The Sunday Magazine: Best Picture v. Popular Picture

The Oscar nominations were released this past Tuesday. I was particularly interested in the nominees for Best Picture. Over the past few years it seems like if you were a film which made money at the box office that excluded it from winning, or even being nominated, for the big award. The Oscars had become about saluting the best movie which had the least audience. There became this unspoken rule that the popular moneymaking movies didn’t need the publicity an Oscar nomination brings. Better to nominate movies which could use the spotlight. It made it seem like if your movie makes money the box office position is enough notice.

This is a recent phenomenon. From 1940 through the win for “Annie Hall” in 1978; 90% of the Best Picture winners were also in the top-ten box office list. From 1979 through 2004 it became a less reliable indicator of Oscar glory as it broke 60-40 in favor of the box office winners. Since 2004 do you know the number of top-ten box office movies which have won an Oscar? Zero! I repeat, zero! That’s a problem.

The Academy of Motion Picture Arts and Sciences recognized the issue and tried to come up with a solution. In the summer of 2018 they proposed an award for “Outstanding Achievement in Popular Film”. One reason is the TV ratings have been declining because the movies most of the television audience have seen are represented nowhere. I’m one of those people. I have watched the Oscars every year. I’ve only become bored recently because I have no rooting interest. I remember rooting for ET in 1983 only to see Gandhi win. I remember feeling the opposite when Lord of the Rings: The Return of the King won in 2004. Too often over this fourteen-year run of small movie nominees, and winners, I have no rooting interest because these are niche movies made for a small segment of the audience.

This was why I loved the idea of Best Popular Movie. I would once again have the chance to root for something I had seen. Critics of the move hated the idea of two “separate but equal” awards. They worried that the Best Picture award would become ghettoized as the place for the small serious movie. The Academy caved to the pressure, but I don’t have to.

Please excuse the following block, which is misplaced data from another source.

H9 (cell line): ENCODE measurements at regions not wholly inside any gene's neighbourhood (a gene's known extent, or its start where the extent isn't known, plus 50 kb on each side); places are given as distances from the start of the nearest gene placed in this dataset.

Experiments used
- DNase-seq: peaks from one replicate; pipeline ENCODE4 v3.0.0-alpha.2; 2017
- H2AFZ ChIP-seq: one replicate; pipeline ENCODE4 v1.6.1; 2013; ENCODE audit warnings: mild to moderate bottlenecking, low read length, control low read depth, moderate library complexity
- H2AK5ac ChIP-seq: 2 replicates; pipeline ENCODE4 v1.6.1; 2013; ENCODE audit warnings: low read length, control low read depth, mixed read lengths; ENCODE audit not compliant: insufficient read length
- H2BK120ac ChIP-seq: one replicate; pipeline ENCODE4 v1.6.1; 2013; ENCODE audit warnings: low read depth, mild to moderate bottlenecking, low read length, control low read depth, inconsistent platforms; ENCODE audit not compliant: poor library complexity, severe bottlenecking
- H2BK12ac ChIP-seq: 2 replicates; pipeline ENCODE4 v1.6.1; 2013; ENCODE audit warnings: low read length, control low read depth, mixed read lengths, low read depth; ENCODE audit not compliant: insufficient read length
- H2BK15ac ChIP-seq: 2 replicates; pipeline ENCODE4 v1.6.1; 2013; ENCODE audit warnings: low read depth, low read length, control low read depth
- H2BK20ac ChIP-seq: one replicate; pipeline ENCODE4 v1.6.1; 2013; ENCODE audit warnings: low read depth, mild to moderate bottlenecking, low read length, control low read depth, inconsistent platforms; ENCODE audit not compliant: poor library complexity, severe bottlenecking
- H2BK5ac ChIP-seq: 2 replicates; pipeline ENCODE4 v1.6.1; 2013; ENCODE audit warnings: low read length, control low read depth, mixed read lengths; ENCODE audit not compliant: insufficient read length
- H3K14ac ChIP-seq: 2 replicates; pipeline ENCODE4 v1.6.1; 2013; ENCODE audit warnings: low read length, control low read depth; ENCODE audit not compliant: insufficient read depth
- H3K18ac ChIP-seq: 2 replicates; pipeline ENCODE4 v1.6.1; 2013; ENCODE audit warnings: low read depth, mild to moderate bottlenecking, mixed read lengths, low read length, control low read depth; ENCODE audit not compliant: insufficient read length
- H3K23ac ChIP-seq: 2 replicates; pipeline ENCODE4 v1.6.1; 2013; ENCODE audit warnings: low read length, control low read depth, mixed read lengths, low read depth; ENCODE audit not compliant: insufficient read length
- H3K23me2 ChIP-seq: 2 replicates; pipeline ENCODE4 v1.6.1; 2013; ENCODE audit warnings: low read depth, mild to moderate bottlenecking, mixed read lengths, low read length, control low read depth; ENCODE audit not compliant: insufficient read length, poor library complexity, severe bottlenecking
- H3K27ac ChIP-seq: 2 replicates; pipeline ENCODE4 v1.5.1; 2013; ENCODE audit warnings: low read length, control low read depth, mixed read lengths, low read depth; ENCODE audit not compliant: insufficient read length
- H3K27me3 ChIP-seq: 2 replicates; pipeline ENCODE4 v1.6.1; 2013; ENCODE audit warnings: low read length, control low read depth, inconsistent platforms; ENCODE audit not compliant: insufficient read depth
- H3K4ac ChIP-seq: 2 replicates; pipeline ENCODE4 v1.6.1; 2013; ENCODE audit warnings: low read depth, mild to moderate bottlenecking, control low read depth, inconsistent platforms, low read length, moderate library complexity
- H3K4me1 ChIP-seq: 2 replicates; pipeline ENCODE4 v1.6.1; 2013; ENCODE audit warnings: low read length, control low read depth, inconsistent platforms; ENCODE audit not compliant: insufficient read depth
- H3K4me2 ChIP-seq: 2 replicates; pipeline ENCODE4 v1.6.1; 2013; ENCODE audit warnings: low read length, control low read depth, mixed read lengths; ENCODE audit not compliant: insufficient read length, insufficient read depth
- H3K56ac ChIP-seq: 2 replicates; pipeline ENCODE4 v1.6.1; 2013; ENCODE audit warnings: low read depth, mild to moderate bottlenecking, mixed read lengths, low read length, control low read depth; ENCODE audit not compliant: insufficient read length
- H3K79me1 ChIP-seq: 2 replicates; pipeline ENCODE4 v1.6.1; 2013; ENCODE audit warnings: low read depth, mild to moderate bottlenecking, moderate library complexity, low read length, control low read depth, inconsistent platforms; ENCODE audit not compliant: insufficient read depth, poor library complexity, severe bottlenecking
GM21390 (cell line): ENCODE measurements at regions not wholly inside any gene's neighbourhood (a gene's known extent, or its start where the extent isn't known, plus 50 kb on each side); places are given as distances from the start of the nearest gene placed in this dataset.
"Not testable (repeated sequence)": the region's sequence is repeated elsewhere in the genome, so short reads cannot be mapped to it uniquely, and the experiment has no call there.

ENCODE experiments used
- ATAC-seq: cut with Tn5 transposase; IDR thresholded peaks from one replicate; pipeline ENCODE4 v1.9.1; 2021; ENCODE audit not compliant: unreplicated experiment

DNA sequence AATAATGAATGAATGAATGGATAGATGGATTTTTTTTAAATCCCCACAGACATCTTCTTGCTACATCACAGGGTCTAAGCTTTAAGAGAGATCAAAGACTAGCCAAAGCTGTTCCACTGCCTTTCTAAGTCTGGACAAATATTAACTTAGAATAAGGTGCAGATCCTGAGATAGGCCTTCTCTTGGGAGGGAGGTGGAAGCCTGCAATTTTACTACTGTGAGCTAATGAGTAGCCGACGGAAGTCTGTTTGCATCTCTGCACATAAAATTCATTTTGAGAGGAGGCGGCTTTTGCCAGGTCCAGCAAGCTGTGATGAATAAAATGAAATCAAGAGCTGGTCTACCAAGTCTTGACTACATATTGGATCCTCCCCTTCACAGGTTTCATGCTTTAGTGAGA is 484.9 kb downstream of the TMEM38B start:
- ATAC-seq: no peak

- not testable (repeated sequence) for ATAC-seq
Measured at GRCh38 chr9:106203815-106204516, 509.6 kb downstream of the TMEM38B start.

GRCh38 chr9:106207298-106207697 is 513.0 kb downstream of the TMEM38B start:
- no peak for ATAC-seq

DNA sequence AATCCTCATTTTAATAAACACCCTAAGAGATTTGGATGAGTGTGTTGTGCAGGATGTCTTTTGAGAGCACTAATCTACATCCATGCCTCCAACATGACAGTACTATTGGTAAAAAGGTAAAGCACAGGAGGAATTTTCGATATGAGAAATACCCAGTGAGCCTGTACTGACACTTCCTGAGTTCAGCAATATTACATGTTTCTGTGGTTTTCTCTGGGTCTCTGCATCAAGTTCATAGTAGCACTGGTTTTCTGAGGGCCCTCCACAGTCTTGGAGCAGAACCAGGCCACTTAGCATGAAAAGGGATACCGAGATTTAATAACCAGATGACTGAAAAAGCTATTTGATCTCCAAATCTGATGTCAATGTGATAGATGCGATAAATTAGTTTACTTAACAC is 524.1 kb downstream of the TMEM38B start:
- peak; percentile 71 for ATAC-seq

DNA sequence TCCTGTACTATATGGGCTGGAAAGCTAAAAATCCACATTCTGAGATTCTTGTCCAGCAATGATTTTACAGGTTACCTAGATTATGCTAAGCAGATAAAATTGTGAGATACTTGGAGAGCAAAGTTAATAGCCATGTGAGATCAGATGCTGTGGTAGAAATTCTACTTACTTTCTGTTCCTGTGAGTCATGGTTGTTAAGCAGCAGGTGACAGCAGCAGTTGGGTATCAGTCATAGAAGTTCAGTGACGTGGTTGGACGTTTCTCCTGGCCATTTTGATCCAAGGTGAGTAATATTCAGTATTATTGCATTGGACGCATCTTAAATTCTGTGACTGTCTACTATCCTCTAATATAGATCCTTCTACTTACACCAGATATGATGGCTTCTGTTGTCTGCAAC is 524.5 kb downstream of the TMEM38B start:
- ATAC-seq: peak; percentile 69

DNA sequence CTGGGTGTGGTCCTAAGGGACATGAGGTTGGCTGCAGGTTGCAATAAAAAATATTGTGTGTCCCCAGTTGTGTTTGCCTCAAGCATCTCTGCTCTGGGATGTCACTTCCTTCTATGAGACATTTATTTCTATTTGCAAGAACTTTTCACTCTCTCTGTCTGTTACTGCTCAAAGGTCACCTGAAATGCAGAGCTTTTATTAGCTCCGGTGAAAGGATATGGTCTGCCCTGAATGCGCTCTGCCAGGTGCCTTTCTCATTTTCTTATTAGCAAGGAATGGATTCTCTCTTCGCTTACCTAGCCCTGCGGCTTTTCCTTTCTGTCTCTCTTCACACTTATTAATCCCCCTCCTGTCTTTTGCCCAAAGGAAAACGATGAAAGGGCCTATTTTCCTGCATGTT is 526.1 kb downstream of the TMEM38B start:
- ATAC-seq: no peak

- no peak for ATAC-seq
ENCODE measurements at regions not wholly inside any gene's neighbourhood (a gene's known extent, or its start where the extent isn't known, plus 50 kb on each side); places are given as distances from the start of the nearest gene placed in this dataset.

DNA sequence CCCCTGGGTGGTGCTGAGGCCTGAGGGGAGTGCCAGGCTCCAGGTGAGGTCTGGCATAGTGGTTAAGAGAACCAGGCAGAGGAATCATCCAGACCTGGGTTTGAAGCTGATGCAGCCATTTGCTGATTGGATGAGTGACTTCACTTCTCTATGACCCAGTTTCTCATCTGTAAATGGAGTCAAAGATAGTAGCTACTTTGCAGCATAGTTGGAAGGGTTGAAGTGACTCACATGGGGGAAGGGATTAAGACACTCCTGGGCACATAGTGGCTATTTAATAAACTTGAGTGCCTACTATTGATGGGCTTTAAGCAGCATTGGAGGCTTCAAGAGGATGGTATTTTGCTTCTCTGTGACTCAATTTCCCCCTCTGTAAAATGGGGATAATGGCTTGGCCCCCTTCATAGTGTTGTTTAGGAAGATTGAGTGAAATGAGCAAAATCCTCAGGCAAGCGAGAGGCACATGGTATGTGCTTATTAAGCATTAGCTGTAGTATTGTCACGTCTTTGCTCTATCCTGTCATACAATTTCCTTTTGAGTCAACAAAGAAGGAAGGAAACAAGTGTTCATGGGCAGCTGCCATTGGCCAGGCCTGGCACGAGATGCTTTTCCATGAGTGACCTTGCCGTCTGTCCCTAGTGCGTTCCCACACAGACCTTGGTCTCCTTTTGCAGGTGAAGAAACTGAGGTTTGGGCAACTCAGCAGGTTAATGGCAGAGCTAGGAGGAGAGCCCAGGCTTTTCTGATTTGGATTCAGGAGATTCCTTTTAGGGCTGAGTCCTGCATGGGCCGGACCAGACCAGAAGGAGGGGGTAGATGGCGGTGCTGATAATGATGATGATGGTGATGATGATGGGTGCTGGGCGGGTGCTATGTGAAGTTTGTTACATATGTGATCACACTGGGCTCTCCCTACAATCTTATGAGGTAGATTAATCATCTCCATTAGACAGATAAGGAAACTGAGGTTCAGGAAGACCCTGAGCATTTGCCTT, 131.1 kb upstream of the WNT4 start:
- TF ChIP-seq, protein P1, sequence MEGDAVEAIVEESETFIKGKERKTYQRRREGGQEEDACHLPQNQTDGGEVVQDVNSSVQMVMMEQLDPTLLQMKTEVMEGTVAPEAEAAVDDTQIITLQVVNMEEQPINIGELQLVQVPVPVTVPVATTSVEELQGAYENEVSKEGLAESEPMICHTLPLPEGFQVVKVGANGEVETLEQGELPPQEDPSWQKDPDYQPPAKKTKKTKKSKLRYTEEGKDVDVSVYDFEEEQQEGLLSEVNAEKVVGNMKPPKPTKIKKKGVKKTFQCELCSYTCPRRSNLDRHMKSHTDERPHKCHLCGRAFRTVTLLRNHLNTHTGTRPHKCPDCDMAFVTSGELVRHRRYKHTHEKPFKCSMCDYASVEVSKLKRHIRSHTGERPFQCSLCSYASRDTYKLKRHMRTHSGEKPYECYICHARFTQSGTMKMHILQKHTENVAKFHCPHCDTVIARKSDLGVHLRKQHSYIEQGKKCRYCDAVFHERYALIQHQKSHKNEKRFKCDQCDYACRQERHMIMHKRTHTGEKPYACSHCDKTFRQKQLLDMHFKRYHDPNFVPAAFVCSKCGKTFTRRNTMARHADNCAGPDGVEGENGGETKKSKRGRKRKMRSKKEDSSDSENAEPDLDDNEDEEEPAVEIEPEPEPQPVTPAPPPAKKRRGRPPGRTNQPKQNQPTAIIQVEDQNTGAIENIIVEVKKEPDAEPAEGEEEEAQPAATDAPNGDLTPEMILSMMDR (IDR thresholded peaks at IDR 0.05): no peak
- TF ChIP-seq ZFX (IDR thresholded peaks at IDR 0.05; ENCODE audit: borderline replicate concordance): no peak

Using this year’s list of nominees I am going to break them down into two categories. My imperfect barometer for the Popular Film category is grater than $100M box office or if released in the last quarter of the year three consecutive weeks in the top 10 box office list.

Using that criteria the nominees for Popular Film would be: Black Panther, Bohemian Rhapsody, and A Star is Born. Best (Artistic?) Film would be: BlacKKKlansman, The Favourite, Green Book, Roma, and Vice. In my fantasy world that means there would be two slots left to fill in the Popular Film category. One would certainly be Crazy Rich Asians. I’m going to give the fifth slot to Mary Poppins Returns although there are three animated choices in Incredibles 2, Ralph Breaks the Internet and Spider-Man: Into the Spider-Verse.

Let’s look at those lists again:

Best Film


The Favourite

Green Book




Popular Film

Black Panther

Bohemian Rhapsody

Crazy Rich Asians

Mary Poppins Returns

A Star is Born

Now ask yourself how many of those movies have you seen? I’ve seen all five Popular Film nominees and three of the Best Film nominees. Now ask yourself which list you have more rooting interest in? Which movie do you most want to see win an award? Which list is it on?

I really hope the Academy reconsiders the idea of the Popular Film category. I think if a movie can get enough people to leave their house to go see it in a theatre to the tune of over $100M that is not a flaw. I continue to think that Popular and Best are not mutually exclusive but if the Academy voters need some help then two categories would be great.

Mark Behnke

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